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30 plus years in waders - could not imagine neoprene on skin. Clammy sticky staff infection breeding ground. Yuck.

For ducks, neoprene over khakis, thermals under that if cold enough. Boot foot.

For trout, breathable ones, orvis has a mid range set that aren't too pricey and worth the step up in quality. Khakis underneath with insulated socks. I'd do the stocking feet and a good pair of felt soled boots (rubber soles = drowning victim in the Appalchians).

Warm water bass / bream in creeks (and trout in July / August)... Skip the waders, shorts or whatever. 

 

Dave

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I stay away from waders all together.  Can't stand to wear them.

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2 hours ago, Bankbeater said:

I stay away from waders all together.  Can't stand to wear them.

I can't stand poison ivy, and poison oak in the woods I cut through to get in and out of the river. We also have a lot of geese and cows that leave E. coli and there can be other nasty bacteria that live in the waters I have to wade in, so I wear waders. Breathable waders that fit properly are pretty light and comfortable.  Good boots support your ankles. That's important when walking around on rocky bottoms. 

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I have a pair of neoprene 3mm waders with stocking feet I bought at Cabela's years ago. Most of my wading is in late spring and late fall/ early winter. Water temps are between 40 and 60 degrees. I wear sweats underneath and don't really have too many problems. Yea its sometimes a little warm but not too bad. The problem is finding felt soled boots. Because of all the concern over invasive species, some people have deemed felt soled wading boots a no-no. I use to just go into a local sporting goods place and buy a pair. Now I gotta go to a fly shop to pick up a pair.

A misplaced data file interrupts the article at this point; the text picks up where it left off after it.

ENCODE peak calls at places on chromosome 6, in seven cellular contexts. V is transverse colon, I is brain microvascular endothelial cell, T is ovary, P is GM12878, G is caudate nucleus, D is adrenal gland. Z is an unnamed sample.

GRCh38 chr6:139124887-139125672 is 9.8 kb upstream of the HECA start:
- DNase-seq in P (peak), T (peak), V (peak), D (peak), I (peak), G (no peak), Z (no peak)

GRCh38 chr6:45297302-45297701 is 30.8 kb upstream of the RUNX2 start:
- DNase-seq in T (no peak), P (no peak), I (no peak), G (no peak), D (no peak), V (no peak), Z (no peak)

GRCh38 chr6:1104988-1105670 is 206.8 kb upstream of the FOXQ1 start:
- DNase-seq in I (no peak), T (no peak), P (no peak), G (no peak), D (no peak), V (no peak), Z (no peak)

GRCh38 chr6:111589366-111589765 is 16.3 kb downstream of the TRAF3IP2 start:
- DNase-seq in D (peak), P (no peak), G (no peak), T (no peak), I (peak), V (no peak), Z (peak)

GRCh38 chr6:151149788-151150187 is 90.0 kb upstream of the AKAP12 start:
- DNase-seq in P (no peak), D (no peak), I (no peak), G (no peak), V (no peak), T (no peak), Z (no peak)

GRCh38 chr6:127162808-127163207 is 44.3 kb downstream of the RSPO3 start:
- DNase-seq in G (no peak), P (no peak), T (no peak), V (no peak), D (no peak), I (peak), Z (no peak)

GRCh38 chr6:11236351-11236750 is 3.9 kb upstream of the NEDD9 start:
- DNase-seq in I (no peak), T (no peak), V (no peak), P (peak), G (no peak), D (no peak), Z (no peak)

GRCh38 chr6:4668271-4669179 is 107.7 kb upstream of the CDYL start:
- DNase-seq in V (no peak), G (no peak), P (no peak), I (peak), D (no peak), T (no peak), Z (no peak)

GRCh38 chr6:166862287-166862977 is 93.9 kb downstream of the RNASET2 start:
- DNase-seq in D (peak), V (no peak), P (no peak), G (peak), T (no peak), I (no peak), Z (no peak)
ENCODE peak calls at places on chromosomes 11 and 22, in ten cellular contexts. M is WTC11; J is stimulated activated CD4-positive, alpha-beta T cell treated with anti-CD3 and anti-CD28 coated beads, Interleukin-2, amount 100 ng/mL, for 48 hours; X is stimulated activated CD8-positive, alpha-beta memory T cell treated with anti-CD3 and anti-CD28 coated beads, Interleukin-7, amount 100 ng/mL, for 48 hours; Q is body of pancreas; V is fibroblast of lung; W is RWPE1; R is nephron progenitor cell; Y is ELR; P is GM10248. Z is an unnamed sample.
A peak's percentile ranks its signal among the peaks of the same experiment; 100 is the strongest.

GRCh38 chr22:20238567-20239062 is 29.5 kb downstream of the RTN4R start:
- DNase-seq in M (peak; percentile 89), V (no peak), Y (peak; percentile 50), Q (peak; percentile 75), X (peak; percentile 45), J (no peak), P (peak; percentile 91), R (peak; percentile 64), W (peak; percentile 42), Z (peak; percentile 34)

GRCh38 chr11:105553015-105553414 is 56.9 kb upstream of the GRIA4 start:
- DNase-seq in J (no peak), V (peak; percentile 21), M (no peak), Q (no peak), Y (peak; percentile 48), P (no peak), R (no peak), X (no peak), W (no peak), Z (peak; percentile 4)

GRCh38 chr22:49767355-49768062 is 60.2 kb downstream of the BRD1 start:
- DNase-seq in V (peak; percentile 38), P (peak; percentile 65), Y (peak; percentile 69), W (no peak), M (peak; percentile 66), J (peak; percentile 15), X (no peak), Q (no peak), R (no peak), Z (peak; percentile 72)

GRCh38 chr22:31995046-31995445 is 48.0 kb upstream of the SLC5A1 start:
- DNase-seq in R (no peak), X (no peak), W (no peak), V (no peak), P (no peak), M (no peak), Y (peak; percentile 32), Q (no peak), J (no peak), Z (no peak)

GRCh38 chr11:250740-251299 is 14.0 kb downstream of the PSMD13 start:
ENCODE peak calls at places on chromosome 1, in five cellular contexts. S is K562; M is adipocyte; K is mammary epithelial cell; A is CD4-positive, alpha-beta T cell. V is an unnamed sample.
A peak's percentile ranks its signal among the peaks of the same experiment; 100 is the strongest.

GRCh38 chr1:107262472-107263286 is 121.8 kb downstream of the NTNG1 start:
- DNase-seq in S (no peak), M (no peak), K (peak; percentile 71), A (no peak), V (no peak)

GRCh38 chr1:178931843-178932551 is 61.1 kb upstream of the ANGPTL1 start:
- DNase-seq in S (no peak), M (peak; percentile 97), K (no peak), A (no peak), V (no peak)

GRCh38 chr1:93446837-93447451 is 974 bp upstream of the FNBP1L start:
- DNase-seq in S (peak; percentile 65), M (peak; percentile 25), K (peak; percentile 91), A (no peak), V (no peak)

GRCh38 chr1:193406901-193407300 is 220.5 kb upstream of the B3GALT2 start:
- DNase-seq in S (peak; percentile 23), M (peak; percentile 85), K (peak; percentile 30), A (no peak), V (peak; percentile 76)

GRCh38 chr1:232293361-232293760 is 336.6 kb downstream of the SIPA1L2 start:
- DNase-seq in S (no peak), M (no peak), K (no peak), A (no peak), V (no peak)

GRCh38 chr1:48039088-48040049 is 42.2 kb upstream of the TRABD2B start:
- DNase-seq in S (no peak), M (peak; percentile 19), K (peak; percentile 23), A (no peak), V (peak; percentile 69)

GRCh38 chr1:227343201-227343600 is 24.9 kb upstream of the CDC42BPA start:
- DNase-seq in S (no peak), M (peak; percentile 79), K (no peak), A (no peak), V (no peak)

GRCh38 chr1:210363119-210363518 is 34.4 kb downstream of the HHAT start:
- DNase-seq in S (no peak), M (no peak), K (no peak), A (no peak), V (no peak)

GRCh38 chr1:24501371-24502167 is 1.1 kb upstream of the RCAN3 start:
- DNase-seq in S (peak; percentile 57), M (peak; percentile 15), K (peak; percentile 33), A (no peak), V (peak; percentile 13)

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There was concern that felt waders were spreading didymo otherwise known as "rock snot". But that was shown to be wrong so felt soled boots are not as bad as they were thought to be for a while.

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8 minutes ago, Columbia Craw said:

Be a man and go commando !

I would avoid lunges.....

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I wear shorts when its warm and sweat pants in cold weather.With sweat pants you can move easier.Plus there warmer then jeans.

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I have a pair of Orvis waders that were somewhere in the $150-200 range and a pair of felt soled boots from Cabela's that I was able to pick up on sale for around $60.  They don't get uncomfortable when it's warm, and you just layer accordingly.  Breathable base layers, good synthetics over cotton, and good wool socks can go a long way when the water is cold.